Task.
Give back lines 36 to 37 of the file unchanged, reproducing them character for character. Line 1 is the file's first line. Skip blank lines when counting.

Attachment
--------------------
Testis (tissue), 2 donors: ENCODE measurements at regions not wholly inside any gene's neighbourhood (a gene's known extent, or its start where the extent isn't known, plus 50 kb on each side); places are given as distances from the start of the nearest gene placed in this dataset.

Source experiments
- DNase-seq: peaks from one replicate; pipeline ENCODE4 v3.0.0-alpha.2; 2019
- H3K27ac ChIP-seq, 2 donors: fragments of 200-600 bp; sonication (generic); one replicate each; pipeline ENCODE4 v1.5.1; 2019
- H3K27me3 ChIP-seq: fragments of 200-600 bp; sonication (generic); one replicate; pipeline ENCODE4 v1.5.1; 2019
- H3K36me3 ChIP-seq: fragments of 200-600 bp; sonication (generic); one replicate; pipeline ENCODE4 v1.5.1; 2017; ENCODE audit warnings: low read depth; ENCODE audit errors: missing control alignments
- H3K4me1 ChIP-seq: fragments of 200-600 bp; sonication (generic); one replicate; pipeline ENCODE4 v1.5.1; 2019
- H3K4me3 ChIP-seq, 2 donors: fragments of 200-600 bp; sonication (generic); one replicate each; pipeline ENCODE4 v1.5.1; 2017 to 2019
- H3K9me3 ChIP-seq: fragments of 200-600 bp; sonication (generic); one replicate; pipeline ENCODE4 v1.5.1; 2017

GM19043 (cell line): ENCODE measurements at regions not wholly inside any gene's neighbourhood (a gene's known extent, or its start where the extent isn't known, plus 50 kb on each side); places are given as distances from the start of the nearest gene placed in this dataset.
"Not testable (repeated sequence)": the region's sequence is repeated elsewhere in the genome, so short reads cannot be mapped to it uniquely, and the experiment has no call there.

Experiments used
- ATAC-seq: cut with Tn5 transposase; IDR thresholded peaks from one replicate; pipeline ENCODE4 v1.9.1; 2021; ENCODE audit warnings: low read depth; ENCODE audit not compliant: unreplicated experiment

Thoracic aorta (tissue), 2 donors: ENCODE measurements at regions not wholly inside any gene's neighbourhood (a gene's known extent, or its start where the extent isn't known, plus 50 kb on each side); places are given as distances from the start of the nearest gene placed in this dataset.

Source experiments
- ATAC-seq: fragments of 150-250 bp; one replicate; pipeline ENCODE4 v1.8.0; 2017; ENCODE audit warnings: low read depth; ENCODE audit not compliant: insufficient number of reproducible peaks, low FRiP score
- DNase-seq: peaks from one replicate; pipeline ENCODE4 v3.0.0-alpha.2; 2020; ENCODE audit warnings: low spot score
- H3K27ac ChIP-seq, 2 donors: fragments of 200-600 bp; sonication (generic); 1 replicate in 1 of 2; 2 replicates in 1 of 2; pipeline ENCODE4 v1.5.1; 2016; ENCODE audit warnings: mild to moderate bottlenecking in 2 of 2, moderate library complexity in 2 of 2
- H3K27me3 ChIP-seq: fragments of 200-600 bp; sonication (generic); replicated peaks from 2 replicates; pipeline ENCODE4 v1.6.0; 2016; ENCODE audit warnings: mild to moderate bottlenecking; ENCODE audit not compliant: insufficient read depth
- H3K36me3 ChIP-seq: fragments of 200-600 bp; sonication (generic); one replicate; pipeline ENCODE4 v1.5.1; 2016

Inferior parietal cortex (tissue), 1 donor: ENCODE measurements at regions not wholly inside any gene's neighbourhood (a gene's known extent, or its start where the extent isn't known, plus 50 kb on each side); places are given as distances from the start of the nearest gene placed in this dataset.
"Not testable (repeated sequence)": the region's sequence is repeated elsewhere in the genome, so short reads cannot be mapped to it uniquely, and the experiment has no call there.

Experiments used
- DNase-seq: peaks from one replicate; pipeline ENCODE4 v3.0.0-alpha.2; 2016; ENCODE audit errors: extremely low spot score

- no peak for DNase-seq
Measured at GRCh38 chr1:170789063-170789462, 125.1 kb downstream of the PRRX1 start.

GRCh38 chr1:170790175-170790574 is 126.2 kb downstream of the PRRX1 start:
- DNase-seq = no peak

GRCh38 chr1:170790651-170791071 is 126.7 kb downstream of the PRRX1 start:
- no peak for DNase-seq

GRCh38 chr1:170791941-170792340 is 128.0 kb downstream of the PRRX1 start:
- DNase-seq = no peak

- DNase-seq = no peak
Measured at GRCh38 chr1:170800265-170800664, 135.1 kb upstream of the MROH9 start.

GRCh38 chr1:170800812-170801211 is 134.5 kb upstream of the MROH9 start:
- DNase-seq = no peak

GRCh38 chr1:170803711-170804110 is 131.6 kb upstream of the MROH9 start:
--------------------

- DNase-seq = no peak

GRCh38 chr1:170803711-170804110 is 131.6 kb upstream of the MROH9 start: